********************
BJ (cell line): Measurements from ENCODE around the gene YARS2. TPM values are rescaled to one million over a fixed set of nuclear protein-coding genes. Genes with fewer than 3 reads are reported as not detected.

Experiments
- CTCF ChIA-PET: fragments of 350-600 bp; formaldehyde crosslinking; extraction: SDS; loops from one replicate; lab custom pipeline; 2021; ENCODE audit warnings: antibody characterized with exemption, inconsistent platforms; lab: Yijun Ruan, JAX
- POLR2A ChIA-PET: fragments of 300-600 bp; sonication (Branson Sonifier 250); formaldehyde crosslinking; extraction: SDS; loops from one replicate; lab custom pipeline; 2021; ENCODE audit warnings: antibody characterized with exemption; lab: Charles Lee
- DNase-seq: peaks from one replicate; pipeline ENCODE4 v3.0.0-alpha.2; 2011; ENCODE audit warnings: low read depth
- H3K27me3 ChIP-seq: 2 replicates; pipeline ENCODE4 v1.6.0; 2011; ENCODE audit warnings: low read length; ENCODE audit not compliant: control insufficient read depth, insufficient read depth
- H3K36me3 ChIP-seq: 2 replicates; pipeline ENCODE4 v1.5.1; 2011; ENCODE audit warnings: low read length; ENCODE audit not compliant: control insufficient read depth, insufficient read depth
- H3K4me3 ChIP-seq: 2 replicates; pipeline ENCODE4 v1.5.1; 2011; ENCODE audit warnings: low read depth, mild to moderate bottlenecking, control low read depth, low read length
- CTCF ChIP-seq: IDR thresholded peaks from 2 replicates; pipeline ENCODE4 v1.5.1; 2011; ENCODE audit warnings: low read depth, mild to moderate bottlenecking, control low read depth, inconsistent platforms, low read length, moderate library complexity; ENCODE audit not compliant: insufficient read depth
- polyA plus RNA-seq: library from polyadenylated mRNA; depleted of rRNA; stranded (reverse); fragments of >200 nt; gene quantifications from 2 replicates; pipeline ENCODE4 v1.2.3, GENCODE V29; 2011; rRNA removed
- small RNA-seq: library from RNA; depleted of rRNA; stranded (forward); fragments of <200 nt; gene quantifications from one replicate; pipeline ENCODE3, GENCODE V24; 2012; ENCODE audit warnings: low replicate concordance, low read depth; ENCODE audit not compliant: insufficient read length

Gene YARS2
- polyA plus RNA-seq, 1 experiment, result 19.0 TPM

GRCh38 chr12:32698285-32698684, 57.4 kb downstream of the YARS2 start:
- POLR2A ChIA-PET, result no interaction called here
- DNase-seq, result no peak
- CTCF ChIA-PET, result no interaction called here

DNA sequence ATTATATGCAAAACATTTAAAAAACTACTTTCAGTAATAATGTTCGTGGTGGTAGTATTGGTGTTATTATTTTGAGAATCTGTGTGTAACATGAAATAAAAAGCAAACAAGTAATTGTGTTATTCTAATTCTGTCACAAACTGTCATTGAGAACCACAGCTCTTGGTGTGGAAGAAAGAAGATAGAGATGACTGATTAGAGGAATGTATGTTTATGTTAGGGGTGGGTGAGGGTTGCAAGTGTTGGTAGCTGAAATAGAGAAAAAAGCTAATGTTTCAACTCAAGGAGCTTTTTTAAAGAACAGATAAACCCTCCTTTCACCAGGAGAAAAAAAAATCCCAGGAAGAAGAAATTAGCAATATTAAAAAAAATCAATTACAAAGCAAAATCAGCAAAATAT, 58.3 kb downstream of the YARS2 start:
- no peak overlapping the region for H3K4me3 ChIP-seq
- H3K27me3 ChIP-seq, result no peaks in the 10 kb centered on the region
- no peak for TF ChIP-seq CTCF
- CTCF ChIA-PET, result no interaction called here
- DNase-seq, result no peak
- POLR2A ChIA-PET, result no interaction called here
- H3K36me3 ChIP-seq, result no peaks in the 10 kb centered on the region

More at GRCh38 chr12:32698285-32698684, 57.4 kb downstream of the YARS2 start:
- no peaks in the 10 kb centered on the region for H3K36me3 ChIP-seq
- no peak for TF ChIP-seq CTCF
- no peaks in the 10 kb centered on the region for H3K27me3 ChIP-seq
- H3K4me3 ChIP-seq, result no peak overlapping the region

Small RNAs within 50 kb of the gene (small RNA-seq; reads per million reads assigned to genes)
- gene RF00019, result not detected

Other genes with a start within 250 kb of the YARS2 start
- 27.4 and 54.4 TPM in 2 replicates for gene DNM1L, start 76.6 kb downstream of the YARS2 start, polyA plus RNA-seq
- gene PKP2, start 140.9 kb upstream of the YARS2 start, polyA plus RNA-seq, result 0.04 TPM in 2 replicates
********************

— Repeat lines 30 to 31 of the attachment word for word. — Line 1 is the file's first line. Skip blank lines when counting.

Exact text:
- H3K4me3 ChIP-seq, result no peak overlapping the region

Small RNAs within 50 kb of the gene (small RNA-seq; reads per million reads assigned to genes)